School of Medicine


Showing 121-130 of 152 Results

  • Jade Shorter, MD, MSHP

    Jade Shorter, MD, MSHP

    Clinical Assistant Professor, Obstetrics & Gynecology - General

    BioDr. Shorter specializes in complex family planning, early pregnancy management, and general gynecology. She is committed to improving the continuity of care for patients with early pregnancy complications and serves as the Director of the Early Pregnancy Assessment Program. Her clinical research interests include improving patients’ experience with abortion and early pregnancy care, addressing reproductive health disparities, and promoting health equity.

  • Julia Fridman Simard

    Julia Fridman Simard

    Associate Professor of Epidemiology and Population Health and, by courtesy, of Medicine (Immunology & Rheumatology) and of Obstetrics and Gynecology (Maternal Fetal Medicine)

    BioJulia Fridman Simard, ScD, is an Associate Professor of Epidemiology & Population Health, and, by courtesy, of Medicine in Immunology and Rheumatology and Obstetrics and Gynecology in Maternal Fetal Medicine at Stanford University School of Medicine.

    Dr. Simard earned her Masters and Doctorate of Science in Epidemiology degrees at the Harvard School of Public Health. During that time she trained with investigators at the Section of Clinical Sciences, Division of Rheumatology, Immunology, and Allergy at Brigham and Women’s Hospital and the Cardiovascular Epidemiology Research Unit at Beth Israel Deaconess Medical Center. In 2008, Dr. Simard relocated to Sweden to begin a Postdoctoral Fellowship in Clinical Epidemiology at the Karolinska Institutet in Stockholm. She became an Assistant Professor in their Clinical Epidemiology Unit in 2011, and was later honored with a Karolinska Institutet Teaching Award. Leveraging the population-based registers of Sweden, Dr. Simard initiated a national register linkage study to examine the utility of registers in Systemic Lupus Erythematosus (SLE) research and develop an extensive data repository for future epidemiologic investigations.

    While maintaining a close collaboration with the Karolinska Institutet, she joined Stanford’s Epidemiology faculty in 2013. Dr. Simard studies outcomes such as malignancy, stroke, infection, and mortality, in patients with systemic autoimmune rheumatic diseases with a focus on systemic lupus erythematosus. Recently her primary research focus has shifted to the intersection between reproductive epidemiology and rheumatic disease fueled by a K01 career development award from the NIH (NIAMS) to study maternal and fetal outcomes in systemic lupus pregnancy. This led to collaborations with colleagues at Stanford, throughout the US, and abroad, and a series of projects focused on the diagnosis of preeclampsia and associated risks in pregnant women with systemic lupus. Dr. Simard was awarded a Peter Joseph Pappas Research Grant from the Preeclampsia Foundation for her lab's work examining preeclampsia risk in high-risk populations, and a McCormick Faculty Award from Stanford Medicine to take important steps towards disentangling preeclampsia from lupus nephritis. Dr. Simard is leading an international study of hydroxychloroquine in lupus pregnancy leveraging mixed methods in partnership with qualitative researchers, patients, clinicians, and epidemiologists in Sweden, Canada, and in the United States.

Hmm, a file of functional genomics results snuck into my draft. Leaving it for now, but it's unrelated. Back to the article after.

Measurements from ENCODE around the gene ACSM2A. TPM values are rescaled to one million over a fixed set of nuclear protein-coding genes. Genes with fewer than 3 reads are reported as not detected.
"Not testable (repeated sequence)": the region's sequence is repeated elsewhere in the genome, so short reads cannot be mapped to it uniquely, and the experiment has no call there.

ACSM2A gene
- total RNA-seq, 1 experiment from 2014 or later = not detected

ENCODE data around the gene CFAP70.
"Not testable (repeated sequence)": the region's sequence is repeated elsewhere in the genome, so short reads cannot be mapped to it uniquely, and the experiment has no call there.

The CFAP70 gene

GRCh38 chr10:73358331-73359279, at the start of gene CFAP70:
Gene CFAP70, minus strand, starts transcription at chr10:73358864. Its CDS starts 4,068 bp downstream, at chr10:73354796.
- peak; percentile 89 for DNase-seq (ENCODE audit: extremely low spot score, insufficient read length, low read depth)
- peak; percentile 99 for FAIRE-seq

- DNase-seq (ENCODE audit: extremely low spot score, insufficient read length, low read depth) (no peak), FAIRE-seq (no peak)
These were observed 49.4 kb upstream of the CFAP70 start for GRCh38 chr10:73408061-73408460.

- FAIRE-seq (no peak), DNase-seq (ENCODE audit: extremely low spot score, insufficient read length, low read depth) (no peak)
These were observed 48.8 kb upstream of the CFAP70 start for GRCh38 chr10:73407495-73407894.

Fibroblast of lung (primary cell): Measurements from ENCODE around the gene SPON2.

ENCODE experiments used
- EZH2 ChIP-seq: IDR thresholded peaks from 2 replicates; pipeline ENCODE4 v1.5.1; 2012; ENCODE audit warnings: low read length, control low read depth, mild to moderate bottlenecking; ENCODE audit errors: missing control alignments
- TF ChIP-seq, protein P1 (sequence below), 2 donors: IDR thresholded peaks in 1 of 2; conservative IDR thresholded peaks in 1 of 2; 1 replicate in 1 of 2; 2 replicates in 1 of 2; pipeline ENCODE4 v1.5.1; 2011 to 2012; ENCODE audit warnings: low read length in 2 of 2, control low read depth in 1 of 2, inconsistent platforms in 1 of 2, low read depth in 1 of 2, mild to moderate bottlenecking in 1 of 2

In addition to these issues of misclassification in reproductive rheumatology questions, Dr. Simard's lab is also interested in how misclassification, missed opportunities, and misdiagnosis contribute to disparities in complex conditions such as systemic lupus. In addition to methodologic issues around misclassification and bias and the largely clinical epidemiology focus of her work, Dr. Simard's work examines social determinants of health and health disparities. Dr. Simard was recently awarded an R01 from NIH (NIAID) to study the role of cognitive and unconscious bias in clinical decision making for female-predominant diseases including lupus.

  • Eric R. Sokol, MD

    Eric R. Sokol, MD

    Associate Professor of Obstetrics and Gynecology (Gynecology-Urogynecology) and, by courtesy, of Urology

    Current Research and Scholarly InterestsMy research is focused on the development and testing of novel minimally invasive treatment modalities for complex pelvic floor disorders.

  • Marcia L. Stefanick, Ph.D.

    Marcia L. Stefanick, Ph.D.

    Professor (Research) of Medicine (Stanford Prevention Research Center), of Obstetrics and Gynecology and, by courtesy, of Epidemiology and Population Health

    Current Research and Scholarly InterestsMarcia L. Stefanick, Ph.D is a Professor of Medicine Professor of Obstetrics and Gynecology, and by courtesy, Professor of Epidemiology and Population Health at Stanford University School of Medicine. Dr. Stefanick’s research focuses on chronic disease prevention (particularly, heart disease, breast cancer, osteoporosis, and dementia) in both women and men. She is currently the Principal Investigator the Women’s Health Initiative (WHI) Extension Study, having been the PI of the Stanford Clinical Center of the landmark WHI Clinical Trials and Observational Study since 1994 and Chair of the WHI Steering and Executive Committees from 1998-2011, as well as PI of the WHI Strong and Healthy (WHISH) Trial which is testing the hypothesis that a DHHS-based physical activity intervention, being delivered to a multi-ethnic cohort of about 24,000 WHI participants across the U.S., aged 68-99 when the trial started in 2015, will reduce major cardiovascular events over 8 years, compared to an equal number of “usual activity” controls. Dr. Stefanick is also PI of the Osteoporotic Study of Men (MrOS) which is continuing to conduct clinical assessments of bone and body composition in survivors of an original cohort of nearly 6000 men aged 65 and over in 2001. As founding Director of the Stanford Women’s Health and Sex Differences in Medicine (WHSDM, “wisdom”) Center, she plays a major role in promoting research and teaching on Sex and Gender in Human Physiology and Disease, Women’s Health and Queer Health and Medicine. Dr. Stefanick also plays major leadership roles at the Stanford School of Medicine, including as co-leader of the Population Sciences Program of the Stanford Cancer Institute, Stanford’s NCI-funded comprehensive cancer center.